The first crack indicates that you’ve hit or passed the light roast threshold and if that is what you’re aiming for, you can stop the roast at any point. Some light roasts are stopped even before the first crack. For your first few roasts, we recommend roasting longer to gain more experience and to get an idea of what all stages of a roast look and sound like. 

            5. Wait for the second crack indicating a medium-dark roast

                Within a few minutes of the first crack, you will hear what is referred to as the second crack. This one is far quieter and happens for a completely different reason. During the roasting process after the first crack, the beans are roasted and virtually all moisture escapes from the beans. The roasting process rapidly heats the beans until the cell walls in the beans begin to rupture, or decay. This results in cracking which sounds similar to quietly opening a soda can or sparkling water bottle. Once you hit this threshold, you have achieved a medium-dark roast. But wait- where is the medium roast? Since coffee roasting occurs on a spectrum or a range and not at hard stops, the medium roast occurs somewhere between the first and second crack. Where exactly is up to the roaster, i.e. you!

                medium to medium dark roast coffee beans

                We recommend roasting your beans for approximately 30 seconds to 2 minutes past the start of the second crack to achieve a solid medium-dark roast. The additional roasting time after the second crack allows the heat in the beans to melt and caramelize the sugars in the beans creating a lot of the coffee flavors that you will recognize, such as caramel and chocolate. This is also where you will achieve a good harmony between acidity and bitterness with sufficient sweetness to balance the flavor. While this is not a steadfast rule and more of a suggestion, looking for a shiny film to appear on the coffee beans can be a good indicator of this roasting level. Here, the oils are pushed to the bean’s surface and coat the outside of the bean.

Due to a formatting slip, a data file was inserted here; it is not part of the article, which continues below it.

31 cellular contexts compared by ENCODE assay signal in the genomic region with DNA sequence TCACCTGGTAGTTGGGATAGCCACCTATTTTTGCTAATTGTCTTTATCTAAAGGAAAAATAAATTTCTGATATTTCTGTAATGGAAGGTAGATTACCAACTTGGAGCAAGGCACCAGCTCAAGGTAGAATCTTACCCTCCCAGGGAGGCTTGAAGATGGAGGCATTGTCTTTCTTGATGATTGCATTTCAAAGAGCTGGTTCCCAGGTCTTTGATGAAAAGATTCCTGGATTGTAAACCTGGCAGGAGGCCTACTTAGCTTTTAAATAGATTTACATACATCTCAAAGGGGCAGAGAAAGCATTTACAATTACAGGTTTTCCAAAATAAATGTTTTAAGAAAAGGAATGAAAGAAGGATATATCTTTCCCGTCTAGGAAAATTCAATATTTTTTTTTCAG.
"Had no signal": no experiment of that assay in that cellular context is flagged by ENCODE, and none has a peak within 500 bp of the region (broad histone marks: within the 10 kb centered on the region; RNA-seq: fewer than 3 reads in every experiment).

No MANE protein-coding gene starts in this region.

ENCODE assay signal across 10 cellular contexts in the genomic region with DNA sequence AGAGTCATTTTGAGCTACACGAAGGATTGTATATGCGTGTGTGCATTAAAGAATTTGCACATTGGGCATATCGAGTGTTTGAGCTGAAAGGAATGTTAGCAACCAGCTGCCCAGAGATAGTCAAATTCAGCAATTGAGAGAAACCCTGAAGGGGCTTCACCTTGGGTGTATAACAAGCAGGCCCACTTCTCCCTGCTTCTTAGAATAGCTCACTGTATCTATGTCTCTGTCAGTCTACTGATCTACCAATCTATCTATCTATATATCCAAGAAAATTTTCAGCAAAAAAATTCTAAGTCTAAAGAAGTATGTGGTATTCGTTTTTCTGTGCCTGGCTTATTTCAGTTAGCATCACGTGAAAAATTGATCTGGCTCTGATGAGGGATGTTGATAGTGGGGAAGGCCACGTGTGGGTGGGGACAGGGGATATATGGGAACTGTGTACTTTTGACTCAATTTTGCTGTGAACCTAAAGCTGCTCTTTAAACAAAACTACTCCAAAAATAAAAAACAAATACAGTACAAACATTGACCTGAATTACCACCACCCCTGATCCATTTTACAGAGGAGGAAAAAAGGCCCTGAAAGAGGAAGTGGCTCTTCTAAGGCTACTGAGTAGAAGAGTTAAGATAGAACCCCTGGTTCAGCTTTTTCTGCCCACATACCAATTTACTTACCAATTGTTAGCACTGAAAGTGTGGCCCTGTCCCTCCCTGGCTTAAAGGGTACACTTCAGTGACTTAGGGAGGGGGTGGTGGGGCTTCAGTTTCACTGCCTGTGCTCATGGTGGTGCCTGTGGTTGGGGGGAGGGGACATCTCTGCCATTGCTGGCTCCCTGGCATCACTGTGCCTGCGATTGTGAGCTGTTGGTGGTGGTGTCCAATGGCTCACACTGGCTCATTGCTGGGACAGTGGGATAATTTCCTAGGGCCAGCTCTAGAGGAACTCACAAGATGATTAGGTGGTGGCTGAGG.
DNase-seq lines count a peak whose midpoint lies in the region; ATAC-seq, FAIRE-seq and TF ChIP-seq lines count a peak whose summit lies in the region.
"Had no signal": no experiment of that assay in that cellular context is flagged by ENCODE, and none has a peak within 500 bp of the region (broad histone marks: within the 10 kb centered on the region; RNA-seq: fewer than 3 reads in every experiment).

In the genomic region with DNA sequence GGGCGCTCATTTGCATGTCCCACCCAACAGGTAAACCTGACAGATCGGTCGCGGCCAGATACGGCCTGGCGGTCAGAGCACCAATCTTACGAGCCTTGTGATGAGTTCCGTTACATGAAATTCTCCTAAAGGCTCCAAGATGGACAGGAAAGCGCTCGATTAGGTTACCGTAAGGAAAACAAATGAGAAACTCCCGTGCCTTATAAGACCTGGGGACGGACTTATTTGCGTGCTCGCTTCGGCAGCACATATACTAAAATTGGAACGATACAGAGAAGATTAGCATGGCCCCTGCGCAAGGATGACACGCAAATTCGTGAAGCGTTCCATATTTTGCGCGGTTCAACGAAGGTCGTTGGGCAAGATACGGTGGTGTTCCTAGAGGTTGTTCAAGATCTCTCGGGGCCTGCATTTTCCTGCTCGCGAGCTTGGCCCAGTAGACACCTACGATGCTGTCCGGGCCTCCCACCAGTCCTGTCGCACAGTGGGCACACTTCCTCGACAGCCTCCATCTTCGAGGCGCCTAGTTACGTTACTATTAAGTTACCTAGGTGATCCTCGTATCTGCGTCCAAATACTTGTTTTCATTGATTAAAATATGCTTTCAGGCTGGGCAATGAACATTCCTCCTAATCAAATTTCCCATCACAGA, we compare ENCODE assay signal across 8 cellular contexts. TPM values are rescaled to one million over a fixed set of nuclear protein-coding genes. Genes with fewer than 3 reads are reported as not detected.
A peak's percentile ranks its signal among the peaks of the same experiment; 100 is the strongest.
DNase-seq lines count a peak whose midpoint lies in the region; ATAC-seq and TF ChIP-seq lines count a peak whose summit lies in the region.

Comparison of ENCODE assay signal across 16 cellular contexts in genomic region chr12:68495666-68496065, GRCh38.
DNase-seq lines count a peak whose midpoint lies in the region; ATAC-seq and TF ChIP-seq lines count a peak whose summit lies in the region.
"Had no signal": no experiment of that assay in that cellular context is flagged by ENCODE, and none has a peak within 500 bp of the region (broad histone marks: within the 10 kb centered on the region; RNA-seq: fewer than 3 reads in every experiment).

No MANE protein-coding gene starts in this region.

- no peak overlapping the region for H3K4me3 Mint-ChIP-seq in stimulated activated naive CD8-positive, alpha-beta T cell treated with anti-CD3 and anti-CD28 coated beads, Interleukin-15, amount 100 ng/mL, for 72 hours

dark roast coffee bean

                If you continue roasting beyond this point, you will notice that your beans take on a lot of shine from their oils and will darken to nearly black. At this point, you have achieved a dark roast. We don’t recommend roasting this far in the beginning because, within seconds of reaching the dark roast threshold, you can venture into burning your beans and potentially creating a fire. Additionally, the darker you roast, the more smoke you will create. If you are roasting indoors and don’t have great ventilation, we recommend staying closer to a medium roast. 

                6. Cool your coffee quickly